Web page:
Methods of Teaching / Learning

The learning and teaching strategy is designed to:

Provide students with a detailed understanding of the uses and abuses of prisons in society, as well as the experiences of prisoners. By the end of the module students will be expert ‘penologists’ able to engage with debates on the experience of prisoners and the complex political and sociological arguments around the use of prisons. The mix of lectures and discussion provides a flexible framework for engaging with the various forms and uses of prisons throughout society, exposing students to key literature whilst allowing a forum for more in depth discussion.


The learning and teaching methods include lectures and seminars.

Indicated Lecture Hours (which may also include seminars, tutorials, workshops and other contact time) are approximate and may include in-class tests where one or more of these are an assessment on the module. In-class tests are scheduled/organised separately to taught content and will be published on to student personal timetables, where they apply to taken modules, as soon as they are finalised by central administration. This will usually be after the initial publication of the teaching timetable for the relevant semester.

Reading list
Upon accessing the reading list, please search for the module using the module code: SOC3055

Other information

The Department of Sociology is committed to developing graduates with strengths in Employability, Digital Capabilities, Global and Cultural Capabilities, Sustainability, and Resourcefulness and Resilience. This module is designed to allow students to develop knowledge, skills, and capabilities in the following areas:


Global and cultural capabilities: Students will speak about the range of perspectives from international lens on the experiences of prisoners and working in prisons. The students will develop a critical understanding about the political and economic spheres of countries and how this influences the prison system. In this, students will understand the demographic trends in prisons and the affect this has on societal inequalities from an international lens.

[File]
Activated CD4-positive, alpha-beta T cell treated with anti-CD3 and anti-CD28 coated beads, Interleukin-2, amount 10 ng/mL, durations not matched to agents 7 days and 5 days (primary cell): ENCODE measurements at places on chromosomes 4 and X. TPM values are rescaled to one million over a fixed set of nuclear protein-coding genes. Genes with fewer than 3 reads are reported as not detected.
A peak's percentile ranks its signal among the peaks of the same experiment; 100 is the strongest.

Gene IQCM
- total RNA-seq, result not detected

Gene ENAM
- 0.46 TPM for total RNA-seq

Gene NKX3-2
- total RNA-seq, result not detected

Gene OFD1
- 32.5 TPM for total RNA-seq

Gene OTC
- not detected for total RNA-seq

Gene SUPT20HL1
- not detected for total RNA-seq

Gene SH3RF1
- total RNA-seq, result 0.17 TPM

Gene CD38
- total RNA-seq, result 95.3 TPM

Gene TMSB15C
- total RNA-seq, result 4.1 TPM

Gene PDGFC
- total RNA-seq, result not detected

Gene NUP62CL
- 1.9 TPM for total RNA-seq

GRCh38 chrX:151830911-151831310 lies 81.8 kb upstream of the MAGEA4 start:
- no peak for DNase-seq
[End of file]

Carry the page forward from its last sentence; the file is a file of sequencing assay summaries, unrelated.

Employability: The assessment strategy for the module is designed to engage in theoretical and contemporary debates which will contribute to their career development.  Many of the students will also develop written and verbal communication skills through the course content. They will have opportunities to develop skills in presentations, group work and to critically engage in issues that influence political and parliamentary affairs about the prison system.


Resourcefulness and resilience: Throughout the semester, students will undertake a serious of assessment and seminar tasks that will help enhance their resourcefulness and resilience. With this, students will be required to independently plan, research and write assessments, and build their confidence and engagement through participation in seminar discussions and activities, thus contributing to a supportive learning community.

Programmes this module appears in

Programme Semester Classification Qualifying conditions
Criminology BSc (Hons) 1 Optional A weighted aggregate mark of 40% is required to pass the module
Criminology and Sociology BSc (Hons) 1 Optional A weighted aggregate mark of 40% is required to pass the module

Please note that the information detailed within this record is accurate at the time of publishing and may be subject to change. This record contains information for the most up to date version of the programme / module for the 2024/5 academic year.